Turning the Number-line Into a Ladder
To make the learning process even easier, I like to change the number line into a ladder that travels up into the sky.  This way, when students are instructed to add, they climb up the ladder and when they subtract they descend down the ladder.  What's more, when students eventually learn about integers, the number line can descend down "into the ground."

Free Game that Teaches this Concept:  
I love to use a staircase to help students really understand the concept of adding and subtracting. If you would like a free game that is ideal for kinesthetic learners as well as a copy of my Number Ladder, Click here

I Also Offer Two Publications:


  • If you want to purchase an interactive PowerPoint that teaches adding and subtracting whole numbers as well as a PDF file with activities and games, Click here.  
  • If you would like to purchase an interactive PowerPoint as well as a PDF that teaches all about adding and subtracting integers and also offers two games click on the image to the right or Click here
Dr. Erica Warren is the author, illustrator and publisher of multisensory educational materials at Good Sensory Learning and Dyslexia Materials.  She is also the director of Learning to Learn and Go Dyslexia, in Ossining, NY.  To learn more about her products and services, you can go to https://godyslexia.com/www.goodsensorylearning.comwww.dyslexiamaterials.com & www.learningtolearn.biz  
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Saturday, December 7, 2013

More Games that Benefit the Brain: A Review



If you have been reading my blogs, you know I'm a big fan of bringing the fun factor into learning.  In fact, did you know there are many games that can improve cognitive functioning?  Kids love to play card and board games, and there are quite a few that exercise and strengthen the brain. Back in September I reviewed 18 games that can benefit cognition and I wanted to add a few more to the list:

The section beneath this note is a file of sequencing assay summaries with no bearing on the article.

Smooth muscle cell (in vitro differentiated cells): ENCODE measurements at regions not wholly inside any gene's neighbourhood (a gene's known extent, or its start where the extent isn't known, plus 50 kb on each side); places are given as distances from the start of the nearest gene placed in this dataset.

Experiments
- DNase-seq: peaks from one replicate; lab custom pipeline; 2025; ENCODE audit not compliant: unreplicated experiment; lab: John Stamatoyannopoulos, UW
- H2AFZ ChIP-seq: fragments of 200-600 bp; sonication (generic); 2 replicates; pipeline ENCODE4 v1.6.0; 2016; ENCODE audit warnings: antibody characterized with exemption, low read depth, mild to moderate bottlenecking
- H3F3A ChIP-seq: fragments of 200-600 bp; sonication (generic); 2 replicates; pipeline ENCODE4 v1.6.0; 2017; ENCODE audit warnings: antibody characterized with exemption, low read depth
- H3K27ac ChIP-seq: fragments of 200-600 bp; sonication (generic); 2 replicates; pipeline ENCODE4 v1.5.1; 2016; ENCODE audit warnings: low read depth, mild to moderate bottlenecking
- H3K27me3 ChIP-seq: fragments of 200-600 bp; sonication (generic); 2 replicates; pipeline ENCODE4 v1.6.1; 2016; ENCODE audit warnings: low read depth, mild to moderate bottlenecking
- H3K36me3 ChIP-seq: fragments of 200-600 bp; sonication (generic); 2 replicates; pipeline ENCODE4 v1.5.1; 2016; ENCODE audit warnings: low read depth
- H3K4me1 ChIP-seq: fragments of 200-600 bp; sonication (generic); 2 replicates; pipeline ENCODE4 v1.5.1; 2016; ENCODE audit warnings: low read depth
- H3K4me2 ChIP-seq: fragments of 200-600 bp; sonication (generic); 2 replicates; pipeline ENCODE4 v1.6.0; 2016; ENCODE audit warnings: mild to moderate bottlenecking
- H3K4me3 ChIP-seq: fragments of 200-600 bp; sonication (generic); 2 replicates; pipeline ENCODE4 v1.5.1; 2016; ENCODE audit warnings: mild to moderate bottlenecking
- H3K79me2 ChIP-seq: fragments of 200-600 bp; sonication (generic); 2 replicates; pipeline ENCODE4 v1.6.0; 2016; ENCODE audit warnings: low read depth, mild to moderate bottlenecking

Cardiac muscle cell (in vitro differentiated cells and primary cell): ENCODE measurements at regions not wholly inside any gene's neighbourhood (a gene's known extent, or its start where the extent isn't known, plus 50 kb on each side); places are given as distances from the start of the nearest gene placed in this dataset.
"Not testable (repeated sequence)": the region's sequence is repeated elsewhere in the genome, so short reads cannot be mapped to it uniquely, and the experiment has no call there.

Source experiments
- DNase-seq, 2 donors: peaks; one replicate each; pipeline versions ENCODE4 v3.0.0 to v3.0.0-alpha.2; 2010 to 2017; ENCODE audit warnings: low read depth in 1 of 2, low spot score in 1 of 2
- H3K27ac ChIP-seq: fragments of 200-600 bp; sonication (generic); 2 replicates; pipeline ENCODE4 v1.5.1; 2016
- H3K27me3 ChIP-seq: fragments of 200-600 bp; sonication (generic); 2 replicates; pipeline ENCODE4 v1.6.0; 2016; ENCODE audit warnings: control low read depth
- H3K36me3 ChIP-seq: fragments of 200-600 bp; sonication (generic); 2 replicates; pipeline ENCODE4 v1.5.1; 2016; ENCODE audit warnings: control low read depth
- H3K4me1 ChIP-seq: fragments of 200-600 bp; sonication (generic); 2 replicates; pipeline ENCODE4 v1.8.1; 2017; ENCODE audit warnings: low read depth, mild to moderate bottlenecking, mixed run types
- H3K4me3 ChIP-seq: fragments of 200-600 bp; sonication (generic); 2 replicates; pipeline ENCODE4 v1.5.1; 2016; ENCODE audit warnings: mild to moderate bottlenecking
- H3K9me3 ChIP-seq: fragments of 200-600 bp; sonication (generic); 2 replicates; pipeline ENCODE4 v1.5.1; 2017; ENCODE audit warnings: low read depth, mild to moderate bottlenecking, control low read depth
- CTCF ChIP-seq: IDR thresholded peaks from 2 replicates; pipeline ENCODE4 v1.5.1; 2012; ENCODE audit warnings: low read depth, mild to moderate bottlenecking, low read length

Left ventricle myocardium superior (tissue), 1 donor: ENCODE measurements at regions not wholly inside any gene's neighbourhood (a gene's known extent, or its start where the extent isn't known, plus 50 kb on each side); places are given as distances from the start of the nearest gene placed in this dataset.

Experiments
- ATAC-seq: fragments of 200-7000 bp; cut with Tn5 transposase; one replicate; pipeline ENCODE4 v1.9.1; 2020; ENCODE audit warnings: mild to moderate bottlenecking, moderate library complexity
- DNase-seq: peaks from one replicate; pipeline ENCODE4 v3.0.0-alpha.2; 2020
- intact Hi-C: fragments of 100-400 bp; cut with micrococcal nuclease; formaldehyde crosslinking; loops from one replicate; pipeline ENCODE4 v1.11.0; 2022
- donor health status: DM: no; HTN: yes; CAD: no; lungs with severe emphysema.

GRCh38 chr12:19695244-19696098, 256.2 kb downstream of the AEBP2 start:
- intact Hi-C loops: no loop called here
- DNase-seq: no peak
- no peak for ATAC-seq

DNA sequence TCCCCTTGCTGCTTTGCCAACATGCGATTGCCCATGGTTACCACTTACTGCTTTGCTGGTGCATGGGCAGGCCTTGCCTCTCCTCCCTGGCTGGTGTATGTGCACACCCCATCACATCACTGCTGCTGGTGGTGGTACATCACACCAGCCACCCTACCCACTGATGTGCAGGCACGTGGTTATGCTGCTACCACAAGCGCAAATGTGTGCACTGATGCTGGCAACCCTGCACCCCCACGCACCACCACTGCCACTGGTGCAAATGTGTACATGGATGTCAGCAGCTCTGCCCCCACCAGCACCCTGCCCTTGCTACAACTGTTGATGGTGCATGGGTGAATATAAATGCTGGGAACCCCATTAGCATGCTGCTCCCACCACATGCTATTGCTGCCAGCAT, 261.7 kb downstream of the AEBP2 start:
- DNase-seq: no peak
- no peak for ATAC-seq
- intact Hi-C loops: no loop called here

Game:
Cognitive Benefits
Where to Purchase
Rat-A-Tat-Cat:

· Visual Processing
· Visual Memory
· Planning
· Attention
· Working Memory


Q-Bits – Extreme:

· Visual Processing
· Spatial Relations
· Speed of Processing
· Attention to Detail
· Mental Flexibility
· Executive Functioning
· Perceptual Reasoning




The Main I-deer:

· Simultaneous Processing
· Linguistic Skills
· Categorizing
· Verbal Reasoning
· Attention



Grammar Games Galore:

· Linguistic Skills
· Categorizing
· Processing Speed
· Verbal Reasoning


Duple:

· Visual Processing
· Word Finding
· Processing Speed
· Hemisphere Integration
· Attention to Details
· Attention



Stare:
· Visual Memory
· Speed of Processing
· Metacognitive Skills
· Attention to Details


Color Code:
· Visual Processing
· Nonverbal Reasoning
· Spatial Relations
· Planning
· Perceptual Reasoning



No Speed Limit:
· Processing Speed
· Visual Processing
· Visual Memory
· Executive Functioning
· Perceptual Reasoning



Qwitch:
· Mental Flexibility
· Sequential Processing
· Speed of Processing
· Working Memory
· Hemisphere Integration



Anomia:
· Word Finding
· Processing Speed
· Hemisphere Integration
· Attention to Details


5 Ws Detectives
· Word Finding
· Processing Speed
· Written Language
· Attention to Details


Speedabee:
· Word Finding
· Speed of Processing
· Mental Flexibility
· Listening Skills
· Auditory Processing
· Verbal Reasoning





I hope you found this helpful.  Remember I also reviewed 18 other games in a prior post.
Dr. Erica Warren is the author, illustrator and publisher of multisensory educational materials at Good Sensory Learning and Dyslexia Materials.  She is also the director of Learning to Learn and Go Dyslexia, in Ossining, NY.  To learn more about her products and services, you can go to https://godyslexia.com/www.goodsensorylearning.comwww.dyslexiamaterials.com & www.learningtolearn.biz